• #25
    • September 20, 2020, at 9:05 PM PDT
    • 1 like
  26. Saint Augustine Member

    Henry Castaigne (View Comment):

    Saint Augustine (View Comment):

    Henry Castaigne (View Comment):
    We should genetically engineer humans to be empirical and then we will have basic conservatism. Not religious conservatism which I think will remain the same but an embrace of capitalism and a lack of scientism.

    Speaking of lacking scientism, how’d you learn that you can learns things empirically?

    In other words, how’d you learn that you can learn things from experience? Obviously not from experience; then would have known it before you’d learned it.

    The scientific method is replicable and verifiable. Stuff that is verifiable and replica is pretty solid. But you always have to interpret the data from experiments.

    Indeed.

    But you didn’t answer my question.

    Maybe you didn’t notice it was an epistemology question. (Maybe it’s best not to answer if you don’t want to talk epistemology.)

    Whenever centralized planning has been tried, it fails. Additionally, they succeed and fail in similar ways.

    Ergo, an empirical mind concludes that free markets work and centralized planning doesn’t.

    Indeed.

    • #26
    • September 20, 2020, at 9:18 PM PDT
    • 1 like
  27. Flicker Coolidge

    Henry Castaigne (View Comment):

    Boss Mongo (View Comment):

    Dr. Bastiat: And what can we do to bend this arc toward human liberty?

    Stop caring what they say or think or feel about us. Whether we go soft or go hard, the Left will consider us “literally Hitler.” So pound conservatism hard, and let them pound sand.

    We should genetically engineer humans to be empirical and then we will have basic conservatism. Not religious conservatism which I think will remain the same but an embrace of capitalism and a lack of scientism.

    What happens to me (and you) when in five years the genetically superior pseudo-humans take control. Will we be euthanized? Why or why not?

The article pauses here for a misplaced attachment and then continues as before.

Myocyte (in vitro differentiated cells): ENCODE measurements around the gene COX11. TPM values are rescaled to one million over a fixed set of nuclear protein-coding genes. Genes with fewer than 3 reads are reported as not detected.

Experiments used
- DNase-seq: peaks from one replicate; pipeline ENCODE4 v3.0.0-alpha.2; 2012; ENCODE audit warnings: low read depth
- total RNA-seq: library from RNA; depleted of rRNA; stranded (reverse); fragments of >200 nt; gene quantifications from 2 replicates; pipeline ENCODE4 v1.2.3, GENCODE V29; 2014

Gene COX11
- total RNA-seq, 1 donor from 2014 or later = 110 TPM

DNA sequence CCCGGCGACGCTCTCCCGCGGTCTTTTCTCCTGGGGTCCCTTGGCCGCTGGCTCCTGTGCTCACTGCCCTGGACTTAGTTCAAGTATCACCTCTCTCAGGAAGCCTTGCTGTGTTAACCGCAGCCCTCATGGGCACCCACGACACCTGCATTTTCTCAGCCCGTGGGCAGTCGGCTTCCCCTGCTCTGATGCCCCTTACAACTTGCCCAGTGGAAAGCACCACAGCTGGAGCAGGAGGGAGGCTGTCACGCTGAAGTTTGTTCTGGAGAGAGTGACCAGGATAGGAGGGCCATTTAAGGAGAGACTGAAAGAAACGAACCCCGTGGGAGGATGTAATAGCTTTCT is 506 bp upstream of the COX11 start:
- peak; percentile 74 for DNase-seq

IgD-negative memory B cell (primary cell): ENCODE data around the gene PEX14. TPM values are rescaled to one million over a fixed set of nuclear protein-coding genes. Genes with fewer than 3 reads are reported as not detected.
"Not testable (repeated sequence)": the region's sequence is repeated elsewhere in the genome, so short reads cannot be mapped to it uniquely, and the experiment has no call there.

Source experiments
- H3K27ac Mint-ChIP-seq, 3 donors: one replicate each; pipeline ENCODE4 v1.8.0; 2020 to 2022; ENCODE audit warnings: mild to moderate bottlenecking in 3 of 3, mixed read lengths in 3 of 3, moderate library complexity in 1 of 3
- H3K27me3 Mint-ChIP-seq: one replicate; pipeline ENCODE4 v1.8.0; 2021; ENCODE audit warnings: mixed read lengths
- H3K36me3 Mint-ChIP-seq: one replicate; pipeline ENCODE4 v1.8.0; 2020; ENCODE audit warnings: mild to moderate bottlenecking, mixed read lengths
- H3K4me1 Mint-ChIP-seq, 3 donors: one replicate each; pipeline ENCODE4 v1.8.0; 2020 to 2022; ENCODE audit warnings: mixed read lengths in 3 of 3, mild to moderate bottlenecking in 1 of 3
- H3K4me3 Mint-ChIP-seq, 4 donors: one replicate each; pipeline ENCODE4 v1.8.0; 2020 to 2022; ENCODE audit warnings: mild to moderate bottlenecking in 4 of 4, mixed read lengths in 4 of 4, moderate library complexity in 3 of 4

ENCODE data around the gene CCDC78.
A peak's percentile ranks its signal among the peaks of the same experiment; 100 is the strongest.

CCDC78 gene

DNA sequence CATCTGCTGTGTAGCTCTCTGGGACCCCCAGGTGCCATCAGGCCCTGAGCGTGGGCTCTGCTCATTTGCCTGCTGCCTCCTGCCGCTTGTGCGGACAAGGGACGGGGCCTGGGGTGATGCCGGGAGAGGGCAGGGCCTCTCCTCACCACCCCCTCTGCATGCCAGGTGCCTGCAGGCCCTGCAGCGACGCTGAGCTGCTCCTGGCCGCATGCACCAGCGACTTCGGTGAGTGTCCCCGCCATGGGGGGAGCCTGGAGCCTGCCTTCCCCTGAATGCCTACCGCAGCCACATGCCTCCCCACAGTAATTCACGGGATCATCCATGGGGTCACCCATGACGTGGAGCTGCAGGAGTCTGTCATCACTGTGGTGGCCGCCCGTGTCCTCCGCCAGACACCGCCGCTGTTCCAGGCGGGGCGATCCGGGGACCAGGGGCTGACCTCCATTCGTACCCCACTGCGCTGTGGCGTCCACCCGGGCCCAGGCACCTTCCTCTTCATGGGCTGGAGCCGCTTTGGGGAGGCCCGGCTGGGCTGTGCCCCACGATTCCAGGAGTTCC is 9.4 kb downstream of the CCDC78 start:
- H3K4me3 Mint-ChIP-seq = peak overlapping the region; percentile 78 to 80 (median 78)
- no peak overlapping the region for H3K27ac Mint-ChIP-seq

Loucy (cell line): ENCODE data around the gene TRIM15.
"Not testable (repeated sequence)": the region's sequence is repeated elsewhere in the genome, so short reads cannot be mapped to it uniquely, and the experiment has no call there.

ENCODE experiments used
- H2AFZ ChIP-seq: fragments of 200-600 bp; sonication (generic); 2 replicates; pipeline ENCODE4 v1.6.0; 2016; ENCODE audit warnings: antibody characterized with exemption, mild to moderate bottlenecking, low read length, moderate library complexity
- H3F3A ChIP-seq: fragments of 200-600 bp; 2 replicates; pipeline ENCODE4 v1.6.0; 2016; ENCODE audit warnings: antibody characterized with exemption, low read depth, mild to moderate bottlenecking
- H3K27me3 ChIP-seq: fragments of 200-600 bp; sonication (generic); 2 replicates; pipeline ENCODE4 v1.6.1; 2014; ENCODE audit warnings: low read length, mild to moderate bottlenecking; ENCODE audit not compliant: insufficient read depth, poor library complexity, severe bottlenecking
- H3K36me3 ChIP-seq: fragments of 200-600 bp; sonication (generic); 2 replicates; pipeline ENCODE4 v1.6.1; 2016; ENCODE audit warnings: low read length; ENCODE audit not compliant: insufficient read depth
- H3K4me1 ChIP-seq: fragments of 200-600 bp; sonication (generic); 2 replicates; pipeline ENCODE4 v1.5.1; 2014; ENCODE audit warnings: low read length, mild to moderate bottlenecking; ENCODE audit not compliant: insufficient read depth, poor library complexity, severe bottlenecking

• #27
    • September 20, 2020, at 9:48 PM PDT
    • 1 like
  28. Henry Castaigne Member

    Flicker (View Comment):

    Henry Castaigne (View Comment):

    Boss Mongo (View Comment):

    Dr. Bastiat: And what can we do to bend this arc toward human liberty?

    Stop caring what they say or think or feel about us. Whether we go soft or go hard, the Left will consider us “literally Hitler.” So pound conservatism hard, and let them pound sand.

    We should genetically engineer humans to be empirical and then we will have basic conservatism. Not religious conservatism which I think will remain the same but an embrace of capitalism and a lack of scientism.

    What happens to me (and you) when in five years the genetically superior pseudo-humans take control. Will we be euthanized? Why or why not?

    Dude think through this logically. It will take at least a ten years to safely improve human DNA if we are lucky. Even then, I suspect we can only remove serious diseases and do some of the easy debugging. Once DNA tampering gets fairly safe (which it might not in ten years) every single generation will be slightly more advanced than the last generation. If we are lucky by the time we are elderly the youngest generation will be improving the robots that will be caring for us in our decrepitude with their 130+ I.Q.s. Why bother euthanizing us? Furthermore, we won’t be pseudo humans for awhile. We will be more mellow Da Vincis and Ibn Sinas with a taste for music like that of Louise Armstrong. 

    • #28
    • September 20, 2020, at 10:42 PM PDT
    • 1 like
  29. Flicker Coolidge

    Henry Castaigne (View Comment):
    Dude think through this logically. It will take at least a ten years to safely improve human DNA if we are lucky.

    I won’t be around when they’ve modified the human species. I was kidding. Now if the AI can come up with a way to replace humans in a year or two, then I’d be pissed. Because I just renewed my subscription to Science News.

    • #29
    • September 20, 2020, at 11:32 PM PDT
    • 2 likes
  30. Henry Castaigne Member

    Flicker (View Comment):

    Henry Castaigne (View Comment):
    Dude think through this logically. It will take at least a ten years to safely improve human DNA if we are lucky.

    I won’t be around when they’ve modified the human species. I was kidding. Now if the AI can come up with a way to replace humans in a year or two, then I’d be pissed. Because I just renewed my subscription to Science News.

    That’s why I distrust AI even though I advocate for robots. Who is your favorite writer at Science News?

    • #30
    • September 21, 2020, at 12:37 AM PDT
    • 2 likes